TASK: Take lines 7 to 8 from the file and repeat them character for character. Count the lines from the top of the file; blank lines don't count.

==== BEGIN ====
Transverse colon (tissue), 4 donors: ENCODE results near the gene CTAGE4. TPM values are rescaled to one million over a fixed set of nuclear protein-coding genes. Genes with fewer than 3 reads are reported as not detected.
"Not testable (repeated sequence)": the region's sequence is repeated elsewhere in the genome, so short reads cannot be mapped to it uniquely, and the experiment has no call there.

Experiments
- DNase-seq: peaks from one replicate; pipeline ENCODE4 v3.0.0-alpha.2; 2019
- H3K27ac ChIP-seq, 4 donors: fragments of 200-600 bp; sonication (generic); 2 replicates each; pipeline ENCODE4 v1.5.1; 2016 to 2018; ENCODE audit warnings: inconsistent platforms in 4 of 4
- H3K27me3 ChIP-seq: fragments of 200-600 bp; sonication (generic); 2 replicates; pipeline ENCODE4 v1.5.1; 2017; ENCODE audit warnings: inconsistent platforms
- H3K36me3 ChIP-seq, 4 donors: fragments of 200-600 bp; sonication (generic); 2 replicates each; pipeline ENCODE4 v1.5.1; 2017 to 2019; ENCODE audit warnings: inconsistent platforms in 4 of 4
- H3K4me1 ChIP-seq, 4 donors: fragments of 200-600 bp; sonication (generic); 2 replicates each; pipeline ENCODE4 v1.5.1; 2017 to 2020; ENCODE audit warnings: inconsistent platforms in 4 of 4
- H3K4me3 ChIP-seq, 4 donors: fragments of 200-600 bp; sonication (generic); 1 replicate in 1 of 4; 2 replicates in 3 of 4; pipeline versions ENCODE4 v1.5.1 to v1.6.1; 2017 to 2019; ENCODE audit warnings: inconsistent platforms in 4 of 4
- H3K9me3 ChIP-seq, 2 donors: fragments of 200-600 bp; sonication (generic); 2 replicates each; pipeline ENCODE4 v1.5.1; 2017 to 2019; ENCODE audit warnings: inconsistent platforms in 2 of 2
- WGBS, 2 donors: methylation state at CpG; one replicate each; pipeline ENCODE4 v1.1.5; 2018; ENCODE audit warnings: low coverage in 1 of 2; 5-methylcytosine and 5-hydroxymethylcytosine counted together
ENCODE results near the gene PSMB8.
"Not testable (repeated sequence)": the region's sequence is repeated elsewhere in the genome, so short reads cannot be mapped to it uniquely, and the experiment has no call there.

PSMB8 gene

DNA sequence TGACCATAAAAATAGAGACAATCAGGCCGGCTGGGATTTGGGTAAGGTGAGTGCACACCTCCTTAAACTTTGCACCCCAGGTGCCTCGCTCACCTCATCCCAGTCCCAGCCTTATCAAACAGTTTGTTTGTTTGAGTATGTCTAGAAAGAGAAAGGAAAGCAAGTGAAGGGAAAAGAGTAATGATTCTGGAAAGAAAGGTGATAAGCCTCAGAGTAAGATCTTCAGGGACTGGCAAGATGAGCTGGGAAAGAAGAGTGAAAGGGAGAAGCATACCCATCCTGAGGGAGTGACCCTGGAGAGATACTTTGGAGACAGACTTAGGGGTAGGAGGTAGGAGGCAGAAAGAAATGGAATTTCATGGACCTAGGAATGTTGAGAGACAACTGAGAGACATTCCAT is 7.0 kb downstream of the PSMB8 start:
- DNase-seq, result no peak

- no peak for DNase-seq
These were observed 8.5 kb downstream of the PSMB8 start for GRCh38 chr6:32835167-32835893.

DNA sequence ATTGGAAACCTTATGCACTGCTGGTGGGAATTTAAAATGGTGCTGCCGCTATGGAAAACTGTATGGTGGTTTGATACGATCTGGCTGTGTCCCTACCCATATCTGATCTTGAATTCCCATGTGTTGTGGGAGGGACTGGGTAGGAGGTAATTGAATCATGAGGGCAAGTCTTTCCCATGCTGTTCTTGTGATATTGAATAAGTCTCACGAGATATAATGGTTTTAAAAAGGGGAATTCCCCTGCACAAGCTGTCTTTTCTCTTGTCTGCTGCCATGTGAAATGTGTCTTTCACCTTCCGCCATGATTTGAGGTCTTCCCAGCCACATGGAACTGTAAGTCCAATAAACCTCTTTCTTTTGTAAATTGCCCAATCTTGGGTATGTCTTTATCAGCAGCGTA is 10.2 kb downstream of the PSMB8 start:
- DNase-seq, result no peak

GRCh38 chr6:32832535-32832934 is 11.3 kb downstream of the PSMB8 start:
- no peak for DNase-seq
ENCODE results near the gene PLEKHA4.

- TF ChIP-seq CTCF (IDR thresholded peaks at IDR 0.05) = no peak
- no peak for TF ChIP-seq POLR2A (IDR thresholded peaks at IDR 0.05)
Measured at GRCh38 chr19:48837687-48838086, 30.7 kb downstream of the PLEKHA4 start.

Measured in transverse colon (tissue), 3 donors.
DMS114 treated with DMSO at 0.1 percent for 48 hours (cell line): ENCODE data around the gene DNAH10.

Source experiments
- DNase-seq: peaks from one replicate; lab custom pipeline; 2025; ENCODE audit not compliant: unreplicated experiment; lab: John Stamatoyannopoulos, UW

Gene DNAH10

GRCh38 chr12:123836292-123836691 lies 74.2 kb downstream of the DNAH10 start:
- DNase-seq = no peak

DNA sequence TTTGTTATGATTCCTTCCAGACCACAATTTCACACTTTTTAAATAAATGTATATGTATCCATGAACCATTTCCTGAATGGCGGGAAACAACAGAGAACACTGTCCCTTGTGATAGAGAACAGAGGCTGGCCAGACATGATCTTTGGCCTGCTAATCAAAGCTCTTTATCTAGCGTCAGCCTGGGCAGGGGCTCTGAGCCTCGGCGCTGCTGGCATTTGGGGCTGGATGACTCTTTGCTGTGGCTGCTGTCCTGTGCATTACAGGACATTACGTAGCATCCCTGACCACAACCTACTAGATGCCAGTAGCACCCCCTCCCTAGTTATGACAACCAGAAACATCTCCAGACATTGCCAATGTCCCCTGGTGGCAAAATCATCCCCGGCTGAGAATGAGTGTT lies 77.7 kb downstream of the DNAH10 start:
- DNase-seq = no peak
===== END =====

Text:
- H3K36me3 ChIP-seq, 4 donors: fragments of 200-600 bp; sonication (generic); 2 replicates each; pipeline ENCODE4 v1.5.1; 2017 to 2019; ENCODE audit warnings: inconsistent platforms in 4 of 4
- H3K4me1 ChIP-seq, 4 donors: fragments of 200-600 bp; sonication (generic); 2 replicates each; pipeline ENCODE4 v1.5.1; 2017 to 2020; ENCODE audit warnings: inconsistent platforms in 4 of 4